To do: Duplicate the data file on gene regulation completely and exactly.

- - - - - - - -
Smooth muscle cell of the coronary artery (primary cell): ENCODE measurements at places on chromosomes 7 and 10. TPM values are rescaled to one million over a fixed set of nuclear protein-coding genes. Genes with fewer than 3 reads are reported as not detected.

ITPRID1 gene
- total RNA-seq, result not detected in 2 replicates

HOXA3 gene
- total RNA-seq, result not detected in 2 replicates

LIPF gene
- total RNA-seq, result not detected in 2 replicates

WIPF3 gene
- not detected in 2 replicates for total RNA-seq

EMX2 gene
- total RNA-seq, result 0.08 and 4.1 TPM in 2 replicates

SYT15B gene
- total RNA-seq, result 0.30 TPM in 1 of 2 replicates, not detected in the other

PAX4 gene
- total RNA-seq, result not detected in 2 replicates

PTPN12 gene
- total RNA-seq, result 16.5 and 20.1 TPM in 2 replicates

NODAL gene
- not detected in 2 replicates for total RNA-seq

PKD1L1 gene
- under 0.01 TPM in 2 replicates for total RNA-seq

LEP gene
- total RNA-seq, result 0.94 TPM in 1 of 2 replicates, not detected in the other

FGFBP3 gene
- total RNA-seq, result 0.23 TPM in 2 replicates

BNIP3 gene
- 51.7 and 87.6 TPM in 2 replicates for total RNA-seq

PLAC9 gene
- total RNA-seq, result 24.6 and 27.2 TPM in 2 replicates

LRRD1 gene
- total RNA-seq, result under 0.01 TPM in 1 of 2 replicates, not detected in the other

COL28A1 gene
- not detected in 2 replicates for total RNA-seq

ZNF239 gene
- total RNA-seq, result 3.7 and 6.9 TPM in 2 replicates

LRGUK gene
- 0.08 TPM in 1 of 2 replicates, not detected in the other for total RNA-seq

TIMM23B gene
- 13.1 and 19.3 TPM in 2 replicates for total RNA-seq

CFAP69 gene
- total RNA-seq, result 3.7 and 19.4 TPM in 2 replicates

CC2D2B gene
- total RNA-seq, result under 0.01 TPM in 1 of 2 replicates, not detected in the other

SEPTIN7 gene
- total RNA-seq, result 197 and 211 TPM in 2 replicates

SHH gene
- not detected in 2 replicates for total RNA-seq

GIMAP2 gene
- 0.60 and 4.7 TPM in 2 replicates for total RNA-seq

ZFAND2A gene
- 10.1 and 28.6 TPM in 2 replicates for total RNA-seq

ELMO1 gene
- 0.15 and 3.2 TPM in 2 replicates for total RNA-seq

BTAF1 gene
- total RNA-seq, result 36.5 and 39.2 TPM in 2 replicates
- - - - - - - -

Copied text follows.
Smooth muscle cell of the coronary artery (primary cell): ENCODE measurements at places on chromosomes 7 and 10. TPM values are rescaled to one million over a fixed set of nuclear protein-coding genes. Genes with fewer than 3 reads are reported as not detected.

ITPRID1 gene
- total RNA-seq, result not detected in 2 replicates

HOXA3 gene
- total RNA-seq, result not detected in 2 replicates

LIPF gene
- total RNA-seq, result not detected in 2 replicates

WIPF3 gene
- not detected in 2 replicates for total RNA-seq

EMX2 gene
- total RNA-seq, result 0.08 and 4.1 TPM in 2 replicates

SYT15B gene
- total RNA-seq, result 0.30 TPM in 1 of 2 replicates, not detected in the other

PAX4 gene
- total RNA-seq, result not detected in 2 replicates

PTPN12 gene
- total RNA-seq, result 16.5 and 20.1 TPM in 2 replicates

NODAL gene
- not detected in 2 replicates for total RNA-seq

PKD1L1 gene
- under 0.01 TPM in 2 replicates for total RNA-seq

LEP gene
- total RNA-seq, result 0.94 TPM in 1 of 2 replicates, not detected in the other

FGFBP3 gene
- total RNA-seq, result 0.23 TPM in 2 replicates

BNIP3 gene
- 51.7 and 87.6 TPM in 2 replicates for total RNA-seq

PLAC9 gene
- total RNA-seq, result 24.6 and 27.2 TPM in 2 replicates

LRRD1 gene
- total RNA-seq, result under 0.01 TPM in 1 of 2 replicates, not detected in the other

COL28A1 gene
- not detected in 2 replicates for total RNA-seq

ZNF239 gene
- total RNA-seq, result 3.7 and 6.9 TPM in 2 replicates

LRGUK gene
- 0.08 TPM in 1 of 2 replicates, not detected in the other for total RNA-seq

TIMM23B gene
- 13.1 and 19.3 TPM in 2 replicates for total RNA-seq

CFAP69 gene
- total RNA-seq, result 3.7 and 19.4 TPM in 2 replicates

CC2D2B gene
- total RNA-seq, result under 0.01 TPM in 1 of 2 replicates, not detected in the other

SEPTIN7 gene
- total RNA-seq, result 197 and 211 TPM in 2 replicates

SHH gene
- not detected in 2 replicates for total RNA-seq

GIMAP2 gene
- 0.60 and 4.7 TPM in 2 replicates for total RNA-seq

ZFAND2A gene
- 10.1 and 28.6 TPM in 2 replicates for total RNA-seq

ELMO1 gene
- 0.15 and 3.2 TPM in 2 replicates for total RNA-seq

BTAF1 gene
- total RNA-seq, result 36.5 and 39.2 TPM in 2 replicates